Libertarian utopia

From Wikipedia, the free encyclopedia
Jump to: navigation, search

There have been many attempts and proposals to create a libertarian utopia. Anthony van Fossen writes that every tax haven is a variation on the theme of the sovereign libertarian utopia.[1] The Pacific Islands has seen several attempts, such as the Republic of Minerva. Charter cities have been another proposal for breaking out of conventional political arrangements to create a system with much greater scope for innovation in rules.[2] The book Anarchy, State and Utopia contains a final chapter that describes a pluralistic libertarian utopia.[3] Proposals for an anarcho-capitalist society are sometimes regarded as inherently utopian.[4] David Boaz has argued that the consumer choice facilitated by a free market system would create a framework that could offer thousands of versions of utopia to suit the desires of different people.[5]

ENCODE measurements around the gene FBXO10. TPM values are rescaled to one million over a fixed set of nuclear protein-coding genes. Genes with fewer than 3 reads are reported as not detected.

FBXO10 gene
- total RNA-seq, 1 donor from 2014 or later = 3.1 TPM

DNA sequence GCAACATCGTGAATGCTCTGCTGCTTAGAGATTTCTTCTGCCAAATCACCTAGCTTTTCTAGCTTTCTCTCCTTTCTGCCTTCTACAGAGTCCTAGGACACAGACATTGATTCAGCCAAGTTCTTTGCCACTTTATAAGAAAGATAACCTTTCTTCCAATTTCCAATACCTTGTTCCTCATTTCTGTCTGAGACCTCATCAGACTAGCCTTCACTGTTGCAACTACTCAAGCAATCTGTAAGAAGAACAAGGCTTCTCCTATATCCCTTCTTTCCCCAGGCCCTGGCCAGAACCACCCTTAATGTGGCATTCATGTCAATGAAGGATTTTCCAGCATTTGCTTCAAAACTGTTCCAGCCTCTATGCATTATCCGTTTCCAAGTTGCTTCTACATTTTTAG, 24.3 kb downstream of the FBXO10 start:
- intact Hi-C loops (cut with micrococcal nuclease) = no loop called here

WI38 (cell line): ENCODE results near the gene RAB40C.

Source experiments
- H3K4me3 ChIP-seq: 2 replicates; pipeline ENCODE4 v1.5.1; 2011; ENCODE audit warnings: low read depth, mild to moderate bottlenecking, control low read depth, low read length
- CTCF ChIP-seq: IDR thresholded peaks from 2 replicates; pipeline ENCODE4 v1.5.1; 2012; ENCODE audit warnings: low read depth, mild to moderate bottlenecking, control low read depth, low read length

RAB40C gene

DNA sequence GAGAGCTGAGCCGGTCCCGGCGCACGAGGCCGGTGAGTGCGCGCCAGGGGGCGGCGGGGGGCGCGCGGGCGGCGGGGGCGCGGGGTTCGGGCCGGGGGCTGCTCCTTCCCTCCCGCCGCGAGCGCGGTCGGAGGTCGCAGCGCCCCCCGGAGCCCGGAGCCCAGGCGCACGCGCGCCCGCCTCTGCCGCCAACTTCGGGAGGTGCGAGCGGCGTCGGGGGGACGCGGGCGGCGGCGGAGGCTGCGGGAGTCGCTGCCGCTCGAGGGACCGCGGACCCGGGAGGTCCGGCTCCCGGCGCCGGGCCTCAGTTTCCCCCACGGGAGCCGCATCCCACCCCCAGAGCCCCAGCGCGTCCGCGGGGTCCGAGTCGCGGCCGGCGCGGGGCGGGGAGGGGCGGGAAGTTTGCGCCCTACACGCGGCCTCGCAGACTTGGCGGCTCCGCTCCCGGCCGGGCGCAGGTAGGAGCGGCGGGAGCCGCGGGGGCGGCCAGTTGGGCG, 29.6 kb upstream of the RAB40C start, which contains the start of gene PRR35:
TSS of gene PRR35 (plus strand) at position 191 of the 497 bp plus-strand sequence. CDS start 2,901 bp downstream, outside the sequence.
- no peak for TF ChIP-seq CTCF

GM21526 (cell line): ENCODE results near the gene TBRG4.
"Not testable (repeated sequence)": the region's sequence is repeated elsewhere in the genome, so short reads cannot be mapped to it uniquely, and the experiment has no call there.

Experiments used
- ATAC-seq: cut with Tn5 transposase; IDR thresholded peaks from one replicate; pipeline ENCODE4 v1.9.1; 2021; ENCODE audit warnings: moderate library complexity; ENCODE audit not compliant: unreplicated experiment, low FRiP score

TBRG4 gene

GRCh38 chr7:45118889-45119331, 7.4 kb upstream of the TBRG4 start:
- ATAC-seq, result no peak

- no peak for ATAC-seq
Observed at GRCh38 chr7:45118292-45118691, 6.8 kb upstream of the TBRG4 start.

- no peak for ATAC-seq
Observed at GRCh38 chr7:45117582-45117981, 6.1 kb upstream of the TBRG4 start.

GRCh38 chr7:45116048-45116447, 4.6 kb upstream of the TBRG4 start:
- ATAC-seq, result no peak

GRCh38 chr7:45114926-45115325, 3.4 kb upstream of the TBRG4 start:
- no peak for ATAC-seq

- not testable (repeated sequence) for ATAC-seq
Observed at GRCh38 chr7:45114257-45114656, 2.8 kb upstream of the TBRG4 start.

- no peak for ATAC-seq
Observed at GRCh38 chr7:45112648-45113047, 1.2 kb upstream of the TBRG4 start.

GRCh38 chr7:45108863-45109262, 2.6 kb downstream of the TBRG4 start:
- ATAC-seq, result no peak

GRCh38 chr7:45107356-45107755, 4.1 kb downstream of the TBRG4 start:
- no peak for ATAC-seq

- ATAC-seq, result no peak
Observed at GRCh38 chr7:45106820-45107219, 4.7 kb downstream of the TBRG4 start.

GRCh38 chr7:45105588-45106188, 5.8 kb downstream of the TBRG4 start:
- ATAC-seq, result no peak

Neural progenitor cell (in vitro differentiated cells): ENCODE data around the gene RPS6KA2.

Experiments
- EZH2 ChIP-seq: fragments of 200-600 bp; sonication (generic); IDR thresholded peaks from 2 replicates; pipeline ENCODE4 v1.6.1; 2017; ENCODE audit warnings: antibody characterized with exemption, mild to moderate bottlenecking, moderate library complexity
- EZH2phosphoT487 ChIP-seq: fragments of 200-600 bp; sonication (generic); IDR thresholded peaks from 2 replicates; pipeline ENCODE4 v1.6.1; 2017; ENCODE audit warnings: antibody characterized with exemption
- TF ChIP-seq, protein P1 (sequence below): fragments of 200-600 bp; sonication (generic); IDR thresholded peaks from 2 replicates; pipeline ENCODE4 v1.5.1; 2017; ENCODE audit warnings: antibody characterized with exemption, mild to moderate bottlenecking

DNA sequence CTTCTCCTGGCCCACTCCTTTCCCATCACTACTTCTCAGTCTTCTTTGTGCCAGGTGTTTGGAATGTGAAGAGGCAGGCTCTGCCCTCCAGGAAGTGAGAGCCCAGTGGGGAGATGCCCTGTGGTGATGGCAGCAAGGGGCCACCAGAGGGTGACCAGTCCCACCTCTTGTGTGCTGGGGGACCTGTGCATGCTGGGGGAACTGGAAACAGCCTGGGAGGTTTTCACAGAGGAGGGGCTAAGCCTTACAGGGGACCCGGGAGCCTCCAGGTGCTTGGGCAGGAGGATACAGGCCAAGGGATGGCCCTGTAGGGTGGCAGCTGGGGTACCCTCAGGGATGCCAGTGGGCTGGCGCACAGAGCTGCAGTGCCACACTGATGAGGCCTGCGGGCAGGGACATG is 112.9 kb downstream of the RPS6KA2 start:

See also[edit]


  1. ^ Anthony van Fossen Canadian review of studies in nationalism, 28 (2001) 77
  2. ^ Charter Cities. Marginal Revolution. Retrieved on 2011-01-27.
  3. ^ Thomas Nagel Review: Libertarianism without Foundations. Reviewed work(s): Anarchy, State, and Utopia by Robert Nozick. The Yale Law Journal Vol. 85, No. 1 (Nov., 1975), pp. 136
  4. ^ D Godefridi, The Anarcho-Libertarian Utopia-A Critique 
  5. ^ Creating a Framework for Utopia | David Boaz | Cato Institute: Daily Commentary. (1997-12-24). Retrieved on 2011-01-27.